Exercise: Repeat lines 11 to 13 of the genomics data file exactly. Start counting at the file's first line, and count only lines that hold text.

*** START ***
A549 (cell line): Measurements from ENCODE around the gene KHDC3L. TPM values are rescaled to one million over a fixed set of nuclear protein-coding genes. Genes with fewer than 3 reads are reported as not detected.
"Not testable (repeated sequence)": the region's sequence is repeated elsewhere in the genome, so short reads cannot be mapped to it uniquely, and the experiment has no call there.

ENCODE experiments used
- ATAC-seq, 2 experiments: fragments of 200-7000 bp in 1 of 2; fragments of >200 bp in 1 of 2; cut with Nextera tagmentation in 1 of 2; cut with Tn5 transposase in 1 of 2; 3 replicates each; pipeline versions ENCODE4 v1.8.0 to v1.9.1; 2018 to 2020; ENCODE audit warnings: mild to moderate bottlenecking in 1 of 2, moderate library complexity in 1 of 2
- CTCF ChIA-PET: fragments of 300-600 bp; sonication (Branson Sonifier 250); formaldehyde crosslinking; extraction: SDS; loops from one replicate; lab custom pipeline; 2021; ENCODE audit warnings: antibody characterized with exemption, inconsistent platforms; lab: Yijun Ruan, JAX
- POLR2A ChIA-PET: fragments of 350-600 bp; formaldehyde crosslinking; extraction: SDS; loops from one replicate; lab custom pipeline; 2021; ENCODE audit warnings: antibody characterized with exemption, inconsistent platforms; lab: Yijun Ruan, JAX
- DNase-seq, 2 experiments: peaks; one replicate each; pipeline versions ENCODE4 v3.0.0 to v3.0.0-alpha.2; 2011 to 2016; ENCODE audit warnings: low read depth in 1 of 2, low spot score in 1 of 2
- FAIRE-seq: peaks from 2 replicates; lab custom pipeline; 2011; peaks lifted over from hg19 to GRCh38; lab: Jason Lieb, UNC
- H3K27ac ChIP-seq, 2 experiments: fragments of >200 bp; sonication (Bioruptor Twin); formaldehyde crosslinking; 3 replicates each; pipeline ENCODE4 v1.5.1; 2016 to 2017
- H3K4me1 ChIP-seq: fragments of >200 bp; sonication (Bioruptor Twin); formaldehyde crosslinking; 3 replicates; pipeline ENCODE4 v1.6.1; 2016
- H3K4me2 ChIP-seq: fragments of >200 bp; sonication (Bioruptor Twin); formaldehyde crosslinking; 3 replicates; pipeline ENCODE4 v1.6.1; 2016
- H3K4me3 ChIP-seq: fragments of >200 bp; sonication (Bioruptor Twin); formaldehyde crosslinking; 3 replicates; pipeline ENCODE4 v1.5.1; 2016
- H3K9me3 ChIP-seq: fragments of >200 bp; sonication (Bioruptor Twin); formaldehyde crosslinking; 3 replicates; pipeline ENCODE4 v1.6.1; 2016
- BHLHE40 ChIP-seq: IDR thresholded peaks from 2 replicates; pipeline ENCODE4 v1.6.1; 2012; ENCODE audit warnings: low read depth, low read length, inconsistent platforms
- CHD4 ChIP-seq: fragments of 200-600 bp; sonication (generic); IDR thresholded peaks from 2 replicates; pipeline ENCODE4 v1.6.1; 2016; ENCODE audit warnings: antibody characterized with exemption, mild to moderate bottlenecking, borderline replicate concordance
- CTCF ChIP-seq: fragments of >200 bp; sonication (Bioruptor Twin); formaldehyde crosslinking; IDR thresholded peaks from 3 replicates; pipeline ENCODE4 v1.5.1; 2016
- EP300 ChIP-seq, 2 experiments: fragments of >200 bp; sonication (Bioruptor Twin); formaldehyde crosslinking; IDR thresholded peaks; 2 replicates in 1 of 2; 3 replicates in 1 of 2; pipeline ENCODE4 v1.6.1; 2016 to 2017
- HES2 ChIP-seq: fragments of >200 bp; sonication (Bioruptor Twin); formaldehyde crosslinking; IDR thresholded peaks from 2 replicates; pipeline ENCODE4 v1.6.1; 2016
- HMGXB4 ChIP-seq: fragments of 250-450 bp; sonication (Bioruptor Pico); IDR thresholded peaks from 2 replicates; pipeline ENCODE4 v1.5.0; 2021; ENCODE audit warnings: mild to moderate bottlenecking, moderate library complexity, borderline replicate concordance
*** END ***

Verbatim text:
- H3K4me2 ChIP-seq: fragments of >200 bp; sonication (Bioruptor Twin); formaldehyde crosslinking; 3 replicates; pipeline ENCODE4 v1.6.1; 2016
- H3K4me3 ChIP-seq: fragments of >200 bp; sonication (Bioruptor Twin); formaldehyde crosslinking; 3 replicates; pipeline ENCODE4 v1.5.1; 2016
- H3K9me3 ChIP-seq: fragments of >200 bp; sonication (Bioruptor Twin); formaldehyde crosslinking; 3 replicates; pipeline ENCODE4 v1.6.1; 2016